The fiber in wheat bran and oat bran is considered more effective than fiber from fruits and vegetables. Experts recommend increasing fiber intake gradually rather than suddenly, and because fiber absorbs water, beverage intake should be increased as fiber intake increases.
Studies have largely failed to show a link between fiber and colon cancer. One of these—a Harvard study that followed over 80,000 female nurses for 16 years—found that dietary fiber was not strongly associated with a reduced risk for either colon cancer or polyps (a precursor to colon cancer). (26)
Following the Scientific Trail: The Story on Fiber and Colon Cancer.
A large-scale 2016 study (27) led by researchers at Harvard T.H. Chan School of Public Health showed findings that higher fiber intake reduces breast cancer risk, suggesting that fiber intake during adolescence and early adulthood may be particularly important.
16. Pereira MA, O’Reilly E, Augustsson K, et al. Dietary fiber and risk of coronary heart disease: a pooled analysis of cohort studies. Arch Intern Med. 2004;164:370-6.
17. Rimm EB, Ascherio A, Giovannucci E, Spiegelman D, Stampfer MJ, Willett WC. Vegetable, fruit, and cereal fiber intake and risk of coronary heart disease among men. JAMA. 1996;275:447-51.
18. Brown L, Rosner B, Willett WW, Sacks FM. Cholesterol-lowering effects of dietary fiber: a meta-analysis. Am J Clin Nutr. 1999;69:30-42.
19. McKeown NM, Meigs JB, Liu S, Wilson PW, Jacques PF. Whole-grain intake is favorably associated with metabolic risk factors for type 2 diabetes and cardiovascular disease in the Framingham Offspring Study. Am J Clin Nutr. 2002;76:390-8.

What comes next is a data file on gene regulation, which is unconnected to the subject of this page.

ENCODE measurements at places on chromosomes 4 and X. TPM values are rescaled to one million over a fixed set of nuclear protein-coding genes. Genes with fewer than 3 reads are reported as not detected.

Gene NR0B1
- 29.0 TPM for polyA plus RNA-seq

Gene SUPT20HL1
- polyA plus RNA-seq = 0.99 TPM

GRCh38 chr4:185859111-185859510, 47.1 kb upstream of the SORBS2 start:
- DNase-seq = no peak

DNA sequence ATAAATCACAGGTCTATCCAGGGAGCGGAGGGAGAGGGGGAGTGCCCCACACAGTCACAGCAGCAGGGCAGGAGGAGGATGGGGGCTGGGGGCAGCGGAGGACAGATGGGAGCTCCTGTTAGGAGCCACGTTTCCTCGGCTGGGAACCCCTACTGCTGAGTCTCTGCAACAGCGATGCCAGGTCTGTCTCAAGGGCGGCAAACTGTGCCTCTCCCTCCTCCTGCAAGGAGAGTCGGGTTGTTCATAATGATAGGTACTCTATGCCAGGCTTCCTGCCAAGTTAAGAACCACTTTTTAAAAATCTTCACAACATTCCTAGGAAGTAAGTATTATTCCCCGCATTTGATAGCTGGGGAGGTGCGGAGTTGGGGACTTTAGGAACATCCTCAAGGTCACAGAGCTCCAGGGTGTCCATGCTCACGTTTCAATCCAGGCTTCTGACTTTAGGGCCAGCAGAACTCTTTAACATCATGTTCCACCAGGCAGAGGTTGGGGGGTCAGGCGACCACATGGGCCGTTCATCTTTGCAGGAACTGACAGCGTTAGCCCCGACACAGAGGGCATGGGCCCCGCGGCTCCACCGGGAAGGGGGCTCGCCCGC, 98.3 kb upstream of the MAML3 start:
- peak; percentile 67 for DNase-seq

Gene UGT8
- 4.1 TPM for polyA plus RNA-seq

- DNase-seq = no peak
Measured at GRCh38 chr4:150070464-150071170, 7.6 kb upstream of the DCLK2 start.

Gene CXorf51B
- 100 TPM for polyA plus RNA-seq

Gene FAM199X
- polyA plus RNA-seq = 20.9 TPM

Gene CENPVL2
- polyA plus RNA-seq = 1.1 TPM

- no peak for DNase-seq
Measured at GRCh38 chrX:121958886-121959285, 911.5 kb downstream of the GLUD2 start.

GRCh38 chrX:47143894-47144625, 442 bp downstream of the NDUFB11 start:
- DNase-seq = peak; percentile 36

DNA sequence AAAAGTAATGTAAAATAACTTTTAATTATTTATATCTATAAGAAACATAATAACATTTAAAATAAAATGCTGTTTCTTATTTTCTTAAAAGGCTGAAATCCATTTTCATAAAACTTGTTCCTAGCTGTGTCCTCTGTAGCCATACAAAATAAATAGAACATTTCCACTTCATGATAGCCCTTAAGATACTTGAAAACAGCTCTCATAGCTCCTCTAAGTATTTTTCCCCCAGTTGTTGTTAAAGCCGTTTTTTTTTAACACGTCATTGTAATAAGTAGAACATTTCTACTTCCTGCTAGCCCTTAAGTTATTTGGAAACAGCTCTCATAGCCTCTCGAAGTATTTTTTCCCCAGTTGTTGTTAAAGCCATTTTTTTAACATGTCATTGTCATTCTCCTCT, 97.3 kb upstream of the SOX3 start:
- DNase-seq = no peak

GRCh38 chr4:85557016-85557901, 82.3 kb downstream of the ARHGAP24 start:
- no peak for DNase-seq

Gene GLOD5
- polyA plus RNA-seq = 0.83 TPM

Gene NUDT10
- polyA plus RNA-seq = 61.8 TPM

20. McKeown NM, Meigs JB, Liu S, Saltzman E, Wilson PW, Jacques PF. Carbohydrate nutrition, insulin resistance, and the prevalence of the metabolic syndrome in the Framingham Offspring Cohort. Diabetes Care. 2004;27:538-46.
21. Fung TT, Hu FB, Pereira MA, et al. Whole-grain intake and the risk of type 2 diabetes: a prospective study in men. Am J Clin Nutr. 2002;76:535-40.
22. Liu S, Willett WC, Stampfer MJ, et al. A prospective study of dietary glycemic load, carbohydrate intake, and risk of coronary heart disease in US women. Am J Clin Nutr. 2000;71:1455-61.
23. Schulze MB, Liu S, Rimm EB, Manson JE, Willett WC, Hu FB. Glycemic index, glycemic load, and dietary fiber intake and incidence of type 2 diabetes in younger and middle-aged women. Am J Clin Nutr. 2004;80:348-56.
24. Krishnan S, Rosenberg L, Singer M, et al. Glycemic index, glycemic load, and cereal fiber intake and risk of type 2 diabetes in US black women. Arch Intern Med. 2007;167:2304-9.
25. Aldoori WH, Giovannucci EL, Rockett HR, Sampson L, Rimm EB, Willett WC. A prospective study of dietary fiber types and symptomatic diverticular disease in men. J Nutr. 1998;128:714-9.
26. Fuchs CS, Giovannucci EL, Colditz GA, et al. Dietary fiber and the risk of colorectal cancer and adenoma in women. N Engl J Med. 1999;340:169-76.
27. Farvid MS, Eliassen AH, Cho E, Liao X, Chen WY, Willett WC. Dietary fiber intake in young adults and breast cancer risk. Pediatrics 2016: 137(3).
Original see: https://www.hsph.harvard.edu/nutritionsource/carbohydrates/fiber/